The Emerging Role of the Microbiome in Pediatric Oncology
What are the causes of microbiome dysbiosis and how can it negatively effect pediatric cancer patients? Pediatric oncologist Seth Rotz, MD, shares his latest insights.
In this Q&A with Consult QD, Seth J. Rotz, MD, pediatric oncologist in the Department of Pediatric Hematology & Oncology at Cleveland Clinic Children’s, highlights the most important findings about the emerging role of the microbiome in pediatric oncology. The interview has been edited for length and clarity.
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What are some of the causes of microbiome dysbiosis in the pediatric oncology setting?
Dr. Rotz: Our understanding of this is, honestly, really incomplete, but we think that there are a couple of main contributors. The first is that oncology patients have a weakened immune system and because of that they’re at risk of infections and are frequently on broad-spectrum antibiotics. The exposure to antibiotics will directly affect the bacteria in the gut and on the skin. We also know that chemotherapy itself can affect the microbiome; we know that most chemotherapy, even without the antibiotics, will reduce the diversity of the microbiome. Finally, there’s the effect of nutrition, such as supplemental nutrition through feeding tubes or IV nutrition that can affect the types of bacteria swimming around in the intestines. There is probably also the effect of the immune system…and the effects of cancer chemotherapy on the immune system.
In what ways can dysbiosis negatively affect pediatric cancer patients?
Dr. Rotz: The most obvious way is through an increased risk of bloodstream infections and the strongest evidence [for this] comes from the bone marrow transplant population, the patients that are really immunocompromised. There were studies of patients who ended up with sepsis where intestinal domination was discovered in their stool. The most common bacterial infections associated with changes in the microbiome is Clostridium deficile, a diarrhea-associated illness. Common bloodstream infections with strains of E. coli, Klebsiella and Enterococcus have all been observed after intestinal domination.
We also know that abnormalities in the microbiome probably play a role in a lot of different things, but our understanding of those is much less complete at this point.
How can the microbiome influence the immune system?
Dr. Rotz: We don’t know the exact reason why dysbiosis influences the immune system, but we do know that certain characteristics of the microbiome can predict graft vs. host disease in HCT, which is a devastating effect of the bone marrow transplant where the donor’s cells attack the host.
How much is known about the effects of the microbiome on the efficacy of cancer therapies?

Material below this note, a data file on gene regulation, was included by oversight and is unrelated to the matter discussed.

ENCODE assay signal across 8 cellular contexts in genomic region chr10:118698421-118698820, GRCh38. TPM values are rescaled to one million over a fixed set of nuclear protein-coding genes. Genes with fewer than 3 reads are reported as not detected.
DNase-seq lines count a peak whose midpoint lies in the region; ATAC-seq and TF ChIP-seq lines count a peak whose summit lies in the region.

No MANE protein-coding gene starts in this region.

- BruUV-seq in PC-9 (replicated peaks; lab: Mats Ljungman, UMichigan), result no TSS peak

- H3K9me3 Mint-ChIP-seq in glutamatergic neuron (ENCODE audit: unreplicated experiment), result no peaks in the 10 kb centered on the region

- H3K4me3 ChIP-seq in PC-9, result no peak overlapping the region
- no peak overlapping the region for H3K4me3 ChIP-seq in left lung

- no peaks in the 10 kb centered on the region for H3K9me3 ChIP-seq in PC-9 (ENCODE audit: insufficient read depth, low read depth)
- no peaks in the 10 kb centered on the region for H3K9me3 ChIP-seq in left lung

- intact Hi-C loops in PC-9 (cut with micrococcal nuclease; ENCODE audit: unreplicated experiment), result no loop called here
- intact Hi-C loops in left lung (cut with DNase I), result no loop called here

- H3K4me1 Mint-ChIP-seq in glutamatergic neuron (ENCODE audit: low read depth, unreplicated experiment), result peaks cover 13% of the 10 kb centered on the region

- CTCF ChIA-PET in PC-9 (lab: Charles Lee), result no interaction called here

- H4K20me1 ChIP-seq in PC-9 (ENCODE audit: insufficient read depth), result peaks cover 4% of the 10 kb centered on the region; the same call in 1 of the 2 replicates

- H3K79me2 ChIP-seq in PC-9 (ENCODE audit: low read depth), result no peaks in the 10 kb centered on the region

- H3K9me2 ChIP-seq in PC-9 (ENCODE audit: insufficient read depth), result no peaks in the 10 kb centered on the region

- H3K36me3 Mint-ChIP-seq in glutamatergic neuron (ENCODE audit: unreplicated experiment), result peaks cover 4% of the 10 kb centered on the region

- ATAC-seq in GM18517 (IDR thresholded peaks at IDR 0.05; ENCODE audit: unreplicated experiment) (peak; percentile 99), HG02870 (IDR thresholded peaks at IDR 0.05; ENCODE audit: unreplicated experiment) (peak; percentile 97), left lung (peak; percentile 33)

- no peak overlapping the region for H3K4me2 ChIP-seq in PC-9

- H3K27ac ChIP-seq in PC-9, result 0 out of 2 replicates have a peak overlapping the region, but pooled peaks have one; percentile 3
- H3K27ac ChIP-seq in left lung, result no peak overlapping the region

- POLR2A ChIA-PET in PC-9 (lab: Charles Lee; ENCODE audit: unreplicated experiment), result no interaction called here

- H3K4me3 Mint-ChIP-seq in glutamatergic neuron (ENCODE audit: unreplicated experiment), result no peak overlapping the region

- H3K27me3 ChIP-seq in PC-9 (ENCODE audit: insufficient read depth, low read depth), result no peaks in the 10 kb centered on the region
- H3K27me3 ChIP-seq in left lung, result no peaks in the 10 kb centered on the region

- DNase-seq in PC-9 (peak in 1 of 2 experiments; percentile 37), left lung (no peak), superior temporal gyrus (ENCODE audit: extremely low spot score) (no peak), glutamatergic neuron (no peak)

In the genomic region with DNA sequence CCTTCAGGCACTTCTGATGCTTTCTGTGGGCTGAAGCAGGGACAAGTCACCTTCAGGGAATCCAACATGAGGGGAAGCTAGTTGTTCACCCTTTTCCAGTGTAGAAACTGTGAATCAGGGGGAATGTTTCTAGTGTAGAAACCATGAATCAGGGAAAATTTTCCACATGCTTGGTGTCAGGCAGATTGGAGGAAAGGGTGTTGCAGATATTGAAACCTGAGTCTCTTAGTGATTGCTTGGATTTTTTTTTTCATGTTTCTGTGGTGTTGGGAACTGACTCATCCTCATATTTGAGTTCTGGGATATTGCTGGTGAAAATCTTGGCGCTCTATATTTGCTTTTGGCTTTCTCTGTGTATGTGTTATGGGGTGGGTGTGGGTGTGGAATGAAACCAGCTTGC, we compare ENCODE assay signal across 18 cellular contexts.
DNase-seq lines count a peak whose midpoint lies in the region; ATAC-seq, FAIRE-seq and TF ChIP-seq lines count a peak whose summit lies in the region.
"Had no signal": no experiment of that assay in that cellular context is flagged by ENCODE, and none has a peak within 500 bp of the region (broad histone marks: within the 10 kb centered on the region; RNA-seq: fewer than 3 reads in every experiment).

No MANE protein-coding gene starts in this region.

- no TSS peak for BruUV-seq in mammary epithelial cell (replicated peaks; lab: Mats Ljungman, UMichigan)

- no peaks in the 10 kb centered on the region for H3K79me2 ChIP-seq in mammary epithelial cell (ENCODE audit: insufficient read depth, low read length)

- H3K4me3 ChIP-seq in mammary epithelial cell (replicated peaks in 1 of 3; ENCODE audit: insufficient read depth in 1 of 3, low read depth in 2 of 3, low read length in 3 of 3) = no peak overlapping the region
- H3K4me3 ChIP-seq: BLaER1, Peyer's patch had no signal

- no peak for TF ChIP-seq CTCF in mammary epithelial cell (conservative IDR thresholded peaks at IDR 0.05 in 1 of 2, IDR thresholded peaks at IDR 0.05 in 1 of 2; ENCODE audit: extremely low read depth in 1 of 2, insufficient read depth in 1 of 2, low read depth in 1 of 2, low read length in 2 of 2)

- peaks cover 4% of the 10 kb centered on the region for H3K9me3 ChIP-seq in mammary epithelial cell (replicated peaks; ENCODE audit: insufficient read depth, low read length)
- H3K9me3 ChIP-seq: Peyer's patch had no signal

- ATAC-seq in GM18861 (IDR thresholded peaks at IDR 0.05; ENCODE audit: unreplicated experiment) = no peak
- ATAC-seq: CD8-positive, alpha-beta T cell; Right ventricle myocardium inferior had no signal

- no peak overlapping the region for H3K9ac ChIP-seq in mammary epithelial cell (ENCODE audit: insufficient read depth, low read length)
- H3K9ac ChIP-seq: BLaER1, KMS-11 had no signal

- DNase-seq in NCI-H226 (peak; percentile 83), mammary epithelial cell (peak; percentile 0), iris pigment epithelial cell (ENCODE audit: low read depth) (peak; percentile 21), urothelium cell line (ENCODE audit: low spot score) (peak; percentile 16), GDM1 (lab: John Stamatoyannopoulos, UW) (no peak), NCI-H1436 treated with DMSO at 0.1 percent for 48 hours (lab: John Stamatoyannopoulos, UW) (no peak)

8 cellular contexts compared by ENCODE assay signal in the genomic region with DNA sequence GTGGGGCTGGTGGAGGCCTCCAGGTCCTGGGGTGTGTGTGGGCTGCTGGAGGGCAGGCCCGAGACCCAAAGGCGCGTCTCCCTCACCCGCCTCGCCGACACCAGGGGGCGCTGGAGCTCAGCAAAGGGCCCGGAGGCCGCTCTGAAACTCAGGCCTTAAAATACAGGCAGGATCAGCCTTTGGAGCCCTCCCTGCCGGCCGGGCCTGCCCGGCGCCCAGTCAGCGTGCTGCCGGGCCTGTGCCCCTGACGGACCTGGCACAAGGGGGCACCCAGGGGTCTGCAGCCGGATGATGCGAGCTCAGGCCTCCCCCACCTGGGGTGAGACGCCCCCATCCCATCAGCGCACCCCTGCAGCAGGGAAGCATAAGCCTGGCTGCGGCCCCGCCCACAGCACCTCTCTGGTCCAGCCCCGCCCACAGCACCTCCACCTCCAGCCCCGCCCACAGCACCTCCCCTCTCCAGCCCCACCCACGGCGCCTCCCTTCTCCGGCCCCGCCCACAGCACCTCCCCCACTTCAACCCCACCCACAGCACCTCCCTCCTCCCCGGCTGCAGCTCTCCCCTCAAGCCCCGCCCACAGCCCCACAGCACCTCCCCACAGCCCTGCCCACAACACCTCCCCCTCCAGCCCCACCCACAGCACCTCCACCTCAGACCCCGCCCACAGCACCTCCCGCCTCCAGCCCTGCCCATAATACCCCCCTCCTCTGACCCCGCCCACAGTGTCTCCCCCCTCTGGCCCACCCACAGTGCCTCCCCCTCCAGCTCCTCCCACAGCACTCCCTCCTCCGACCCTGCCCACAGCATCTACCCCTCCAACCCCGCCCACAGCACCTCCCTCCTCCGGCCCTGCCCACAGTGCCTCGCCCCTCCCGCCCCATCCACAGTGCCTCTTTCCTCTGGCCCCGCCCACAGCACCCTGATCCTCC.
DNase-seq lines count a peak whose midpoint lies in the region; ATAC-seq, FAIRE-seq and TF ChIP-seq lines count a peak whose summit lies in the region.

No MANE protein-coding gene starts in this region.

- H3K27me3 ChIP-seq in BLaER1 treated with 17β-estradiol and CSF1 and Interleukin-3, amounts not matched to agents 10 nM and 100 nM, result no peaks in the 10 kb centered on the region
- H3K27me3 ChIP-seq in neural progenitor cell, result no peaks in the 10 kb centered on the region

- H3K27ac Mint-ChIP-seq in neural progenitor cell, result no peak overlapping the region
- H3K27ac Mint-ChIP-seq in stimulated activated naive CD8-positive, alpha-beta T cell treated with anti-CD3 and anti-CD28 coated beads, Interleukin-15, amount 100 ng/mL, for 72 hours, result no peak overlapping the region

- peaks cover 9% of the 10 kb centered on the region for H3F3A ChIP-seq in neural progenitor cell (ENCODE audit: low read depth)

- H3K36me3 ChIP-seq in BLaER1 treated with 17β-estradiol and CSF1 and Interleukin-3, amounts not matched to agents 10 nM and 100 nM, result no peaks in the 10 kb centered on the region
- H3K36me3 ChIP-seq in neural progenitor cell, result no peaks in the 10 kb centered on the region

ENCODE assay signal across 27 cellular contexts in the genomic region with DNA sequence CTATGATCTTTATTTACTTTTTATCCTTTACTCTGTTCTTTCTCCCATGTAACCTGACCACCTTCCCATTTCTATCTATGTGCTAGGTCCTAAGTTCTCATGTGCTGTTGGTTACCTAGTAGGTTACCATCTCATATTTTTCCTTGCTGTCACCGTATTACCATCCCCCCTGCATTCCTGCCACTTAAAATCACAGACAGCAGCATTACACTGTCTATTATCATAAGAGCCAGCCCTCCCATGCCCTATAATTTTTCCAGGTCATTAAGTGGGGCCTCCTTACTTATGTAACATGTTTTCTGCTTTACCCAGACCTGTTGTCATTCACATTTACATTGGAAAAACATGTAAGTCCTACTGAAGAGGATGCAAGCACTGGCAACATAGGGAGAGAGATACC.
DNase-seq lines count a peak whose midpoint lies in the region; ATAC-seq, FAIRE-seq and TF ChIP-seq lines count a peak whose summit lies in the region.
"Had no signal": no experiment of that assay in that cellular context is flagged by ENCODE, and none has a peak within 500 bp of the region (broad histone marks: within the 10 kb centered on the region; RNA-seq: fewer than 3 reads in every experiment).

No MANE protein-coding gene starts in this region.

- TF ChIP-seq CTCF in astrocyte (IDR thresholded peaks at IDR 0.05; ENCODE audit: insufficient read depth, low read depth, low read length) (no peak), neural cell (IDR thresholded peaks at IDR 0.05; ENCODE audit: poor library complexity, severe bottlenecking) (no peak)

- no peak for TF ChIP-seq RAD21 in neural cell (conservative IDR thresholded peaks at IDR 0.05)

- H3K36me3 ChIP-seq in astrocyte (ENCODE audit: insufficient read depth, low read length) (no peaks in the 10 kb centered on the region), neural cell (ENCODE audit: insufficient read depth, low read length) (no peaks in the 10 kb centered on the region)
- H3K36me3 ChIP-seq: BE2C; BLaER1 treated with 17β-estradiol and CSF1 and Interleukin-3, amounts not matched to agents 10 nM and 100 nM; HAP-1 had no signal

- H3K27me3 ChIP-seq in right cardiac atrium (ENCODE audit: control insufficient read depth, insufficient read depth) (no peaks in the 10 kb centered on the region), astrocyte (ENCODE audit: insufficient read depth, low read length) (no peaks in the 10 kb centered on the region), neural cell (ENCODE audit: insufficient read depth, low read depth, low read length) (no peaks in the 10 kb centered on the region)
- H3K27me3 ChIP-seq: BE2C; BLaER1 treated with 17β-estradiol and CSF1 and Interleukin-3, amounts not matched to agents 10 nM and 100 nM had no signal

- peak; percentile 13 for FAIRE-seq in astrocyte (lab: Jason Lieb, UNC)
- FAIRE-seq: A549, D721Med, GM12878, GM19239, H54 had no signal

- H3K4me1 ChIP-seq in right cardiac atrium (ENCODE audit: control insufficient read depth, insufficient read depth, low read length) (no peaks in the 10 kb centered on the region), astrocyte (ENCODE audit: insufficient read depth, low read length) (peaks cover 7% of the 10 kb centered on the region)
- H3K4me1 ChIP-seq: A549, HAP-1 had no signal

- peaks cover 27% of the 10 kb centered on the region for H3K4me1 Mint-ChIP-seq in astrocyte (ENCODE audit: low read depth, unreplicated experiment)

Dr. Rotz: Immunotherapies may work better or worse depending on different characteristics of the microbiome. A lot of this work has been done [on immune checkpoint inhibitors, ICIs] in melanoma and, thankfully, we don’t have a lot of melanoma in pediatric oncology. But, ICIs are slowly making their way into the treatment of cancers that we see more typically in pediatric oncology, such as Hodgkin’s lymphoma. One of the big questions that remain is: is there a big difference between the pediatric and adult microbiomes? We know that, as we age, our microbiome changes. So, although some of the lessons being learned right now about immunotherapies and the role of the microbiome in adults will probably be transferrable, others may not.
How do the microbiota influence the development of cancer?
Dr. Rotz: The classic tumor where dysbiosis is mostly observed is colon cancer, which is not a typical pediatric tumor. Again, why this happens is less known. We don’t know if the tumor develops because of it or if those bacteria thrive because there is a tumor in the colon. In pediatric oncology, again, the data is much more sparse.
How can the microbiome be modulated? Is there a future for microbiome modulation in pediatric cancer treatment?
Dr. Rotz: There are several ways to modulate the microbiome and the first one is prevention. There are different strategies to minimize the use of antibiotics and still keep a patient safe. Then there are also prebiotics, delivered either as a pill/supplement or through dietary changes and incorporation of more fiber. We also think that probiotics — such as the good bacteria in yogurt — make for a healthy microbiome. But we don’t really have a ton of great evidence that doing these things absolutely restores the microbiome to a “happy place”.
On the more aggressive side, there is the fecal microbiome transplant (FMT), which entails transplanting good bacteria [from the stool of a healthy donor] into the gut of a patients where they can reestablish a healthy ecosystem. There have been studies of FMT indicating that it may be helpful in a couple of different conditions, such as Clostridium difficile, inflammatory bowel disease and graft versus host disease, although this field is still in infancy. Safety is a big concern [with this procedure], after several recent reports of the transfer of resistant strains in immunocompromised people.